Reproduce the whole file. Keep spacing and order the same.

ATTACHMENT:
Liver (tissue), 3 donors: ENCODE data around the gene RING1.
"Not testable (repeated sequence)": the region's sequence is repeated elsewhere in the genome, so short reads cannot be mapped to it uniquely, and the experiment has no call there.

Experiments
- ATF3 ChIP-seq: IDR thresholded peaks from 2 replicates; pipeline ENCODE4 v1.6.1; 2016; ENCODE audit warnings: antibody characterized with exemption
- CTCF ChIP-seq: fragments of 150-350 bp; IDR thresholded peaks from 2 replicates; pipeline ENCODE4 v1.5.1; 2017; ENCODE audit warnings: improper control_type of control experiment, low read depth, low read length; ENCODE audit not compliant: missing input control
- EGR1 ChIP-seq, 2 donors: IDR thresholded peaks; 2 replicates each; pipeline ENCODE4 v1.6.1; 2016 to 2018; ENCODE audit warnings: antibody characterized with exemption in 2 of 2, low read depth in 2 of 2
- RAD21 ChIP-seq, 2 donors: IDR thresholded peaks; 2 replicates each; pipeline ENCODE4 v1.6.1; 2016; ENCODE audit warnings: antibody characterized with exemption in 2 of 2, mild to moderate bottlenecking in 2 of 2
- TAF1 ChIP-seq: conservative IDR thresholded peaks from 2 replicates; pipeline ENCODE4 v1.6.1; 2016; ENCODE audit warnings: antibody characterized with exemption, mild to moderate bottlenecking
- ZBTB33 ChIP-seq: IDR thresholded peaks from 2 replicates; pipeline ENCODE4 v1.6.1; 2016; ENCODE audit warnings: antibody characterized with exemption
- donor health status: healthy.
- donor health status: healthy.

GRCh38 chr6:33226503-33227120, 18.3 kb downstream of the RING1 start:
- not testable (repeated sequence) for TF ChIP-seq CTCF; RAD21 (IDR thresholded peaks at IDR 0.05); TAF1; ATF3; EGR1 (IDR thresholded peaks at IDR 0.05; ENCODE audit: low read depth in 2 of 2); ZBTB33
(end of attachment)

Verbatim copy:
Liver (tissue), 3 donors: ENCODE data around the gene RING1.
"Not testable (repeated sequence)": the region's sequence is repeated elsewhere in the genome, so short reads cannot be mapped to it uniquely, and the experiment has no call there.

Experiments
- ATF3 ChIP-seq: IDR thresholded peaks from 2 replicates; pipeline ENCODE4 v1.6.1; 2016; ENCODE audit warnings: antibody characterized with exemption
- CTCF ChIP-seq: fragments of 150-350 bp; IDR thresholded peaks from 2 replicates; pipeline ENCODE4 v1.5.1; 2017; ENCODE audit warnings: improper control_type of control experiment, low read depth, low read length; ENCODE audit not compliant: missing input control
- EGR1 ChIP-seq, 2 donors: IDR thresholded peaks; 2 replicates each; pipeline ENCODE4 v1.6.1; 2016 to 2018; ENCODE audit warnings: antibody characterized with exemption in 2 of 2, low read depth in 2 of 2
- RAD21 ChIP-seq, 2 donors: IDR thresholded peaks; 2 replicates each; pipeline ENCODE4 v1.6.1; 2016; ENCODE audit warnings: antibody characterized with exemption in 2 of 2, mild to moderate bottlenecking in 2 of 2
- TAF1 ChIP-seq: conservative IDR thresholded peaks from 2 replicates; pipeline ENCODE4 v1.6.1; 2016; ENCODE audit warnings: antibody characterized with exemption, mild to moderate bottlenecking
- ZBTB33 ChIP-seq: IDR thresholded peaks from 2 replicates; pipeline ENCODE4 v1.6.1; 2016; ENCODE audit warnings: antibody characterized with exemption
- donor health status: healthy.
- donor health status: healthy.

GRCh38 chr6:33226503-33227120, 18.3 kb downstream of the RING1 start:
- not testable (repeated sequence) for TF ChIP-seq CTCF; RAD21 (IDR thresholded peaks at IDR 0.05); TAF1; ATF3; EGR1 (IDR thresholded peaks at IDR 0.05; ENCODE audit: low read depth in 2 of 2); ZBTB33